This workshop offers a theoretical, conceptual, and practical approach to the assessment, diagnosis and treatment of children with developmental delays such as autism spectrum through a developmental relationship based form of play therapy known as D.I.R./Floor Time. Floor Time takes into consideration the actual level of the child’s current state of development, while supporting any underlying individual neurological differences that may be impeding the child’s development and utilizes the child’s relationships to his/her world to assist in boosting that individual’s level of functional emotional growth. Adaptation of play techniques will be examined for use with these children, in individual, family and group therapy contexts.
About the Workshop leader
Dr. Esther Hess is a licensed developmental psychologist. She specializes in the assessment, diagnosis and treatment of children with developmental delays, specifically autism spectrum disorder. Her expertise is in the utilization and application of a developmental relational play therapy model DIR/Floor Time as devised by Dr. Stanley Greenspan. Dr. Hess is also the executive director of a multidisciplinary treatment facility in West Los Angeles, Center for the Developing Mind. For more information regarding Dr. Hess or Center for the Developing Mind, please visit the Center’s Web site for more information at www.centerforthedevelopingmind.com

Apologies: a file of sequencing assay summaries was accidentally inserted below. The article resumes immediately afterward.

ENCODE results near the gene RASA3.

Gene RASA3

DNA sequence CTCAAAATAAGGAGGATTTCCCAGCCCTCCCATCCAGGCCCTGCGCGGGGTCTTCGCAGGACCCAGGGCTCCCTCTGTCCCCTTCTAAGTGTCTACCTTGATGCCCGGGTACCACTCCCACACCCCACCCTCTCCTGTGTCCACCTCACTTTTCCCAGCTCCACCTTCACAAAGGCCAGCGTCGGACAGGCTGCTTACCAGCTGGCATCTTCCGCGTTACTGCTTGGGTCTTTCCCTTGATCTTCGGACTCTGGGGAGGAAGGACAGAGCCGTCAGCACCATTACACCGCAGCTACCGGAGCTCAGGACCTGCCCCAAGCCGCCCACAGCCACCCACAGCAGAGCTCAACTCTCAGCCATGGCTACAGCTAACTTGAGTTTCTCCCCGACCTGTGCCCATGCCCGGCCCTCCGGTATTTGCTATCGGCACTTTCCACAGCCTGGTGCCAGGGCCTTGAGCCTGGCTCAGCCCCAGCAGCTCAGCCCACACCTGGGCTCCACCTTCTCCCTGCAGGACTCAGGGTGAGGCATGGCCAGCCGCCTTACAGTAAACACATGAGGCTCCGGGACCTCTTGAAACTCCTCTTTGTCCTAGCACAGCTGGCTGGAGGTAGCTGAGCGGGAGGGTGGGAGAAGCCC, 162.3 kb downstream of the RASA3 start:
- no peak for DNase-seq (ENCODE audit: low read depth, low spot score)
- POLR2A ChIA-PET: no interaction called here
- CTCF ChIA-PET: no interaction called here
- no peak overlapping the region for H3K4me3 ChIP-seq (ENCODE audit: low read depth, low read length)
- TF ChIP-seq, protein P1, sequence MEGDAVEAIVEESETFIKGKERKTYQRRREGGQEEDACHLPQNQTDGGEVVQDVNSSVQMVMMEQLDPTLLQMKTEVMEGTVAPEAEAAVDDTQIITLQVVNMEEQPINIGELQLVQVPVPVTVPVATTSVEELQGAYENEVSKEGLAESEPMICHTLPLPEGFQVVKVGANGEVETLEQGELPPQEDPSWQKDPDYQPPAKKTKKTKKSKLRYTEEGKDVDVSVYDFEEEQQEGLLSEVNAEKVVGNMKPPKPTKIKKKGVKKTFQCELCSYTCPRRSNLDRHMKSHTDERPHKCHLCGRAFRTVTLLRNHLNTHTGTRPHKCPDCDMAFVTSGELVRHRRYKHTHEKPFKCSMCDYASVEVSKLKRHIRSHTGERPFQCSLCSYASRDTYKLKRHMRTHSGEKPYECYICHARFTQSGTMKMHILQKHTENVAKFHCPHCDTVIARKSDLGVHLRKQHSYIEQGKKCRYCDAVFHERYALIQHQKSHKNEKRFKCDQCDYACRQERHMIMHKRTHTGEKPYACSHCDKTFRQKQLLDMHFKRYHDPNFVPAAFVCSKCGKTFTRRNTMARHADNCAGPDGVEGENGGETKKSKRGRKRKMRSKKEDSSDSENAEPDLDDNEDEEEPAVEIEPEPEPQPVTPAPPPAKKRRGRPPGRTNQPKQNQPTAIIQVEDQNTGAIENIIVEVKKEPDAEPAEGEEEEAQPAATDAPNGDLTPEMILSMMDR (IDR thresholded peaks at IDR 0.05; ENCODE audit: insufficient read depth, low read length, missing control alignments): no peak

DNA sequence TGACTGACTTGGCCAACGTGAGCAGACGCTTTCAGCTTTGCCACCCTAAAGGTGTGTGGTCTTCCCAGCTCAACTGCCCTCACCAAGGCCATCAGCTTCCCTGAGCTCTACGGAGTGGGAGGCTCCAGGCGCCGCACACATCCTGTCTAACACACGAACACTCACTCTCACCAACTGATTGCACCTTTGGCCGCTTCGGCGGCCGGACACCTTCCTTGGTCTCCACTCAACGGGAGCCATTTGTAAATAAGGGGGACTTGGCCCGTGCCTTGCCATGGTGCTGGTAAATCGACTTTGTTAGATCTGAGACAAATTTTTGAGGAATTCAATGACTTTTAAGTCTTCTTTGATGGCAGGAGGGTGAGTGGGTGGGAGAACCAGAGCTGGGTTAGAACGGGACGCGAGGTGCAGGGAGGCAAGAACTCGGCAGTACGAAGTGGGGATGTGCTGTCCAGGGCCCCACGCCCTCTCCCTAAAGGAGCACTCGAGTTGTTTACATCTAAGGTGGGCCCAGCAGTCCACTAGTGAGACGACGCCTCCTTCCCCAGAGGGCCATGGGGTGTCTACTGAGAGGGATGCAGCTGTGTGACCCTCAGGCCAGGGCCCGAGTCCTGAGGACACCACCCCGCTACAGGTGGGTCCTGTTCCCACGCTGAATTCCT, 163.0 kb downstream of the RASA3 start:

- After the session, participants will be familiar with indications of sensory and processing challenges in the play of children impacted by autism.
- After the session, participants will have an introductory knowledge of play techniques to facilitate emotional regulation and expression in children impacted by autism.
- After the session, participants will be familiar with common parent-child issues for children with developmental delays such as autism.
- After the session, participants will have an introductory knowledge of play techniques to facilitate positive self-esteem in children with sensory and processing challenges commonly associated with autism.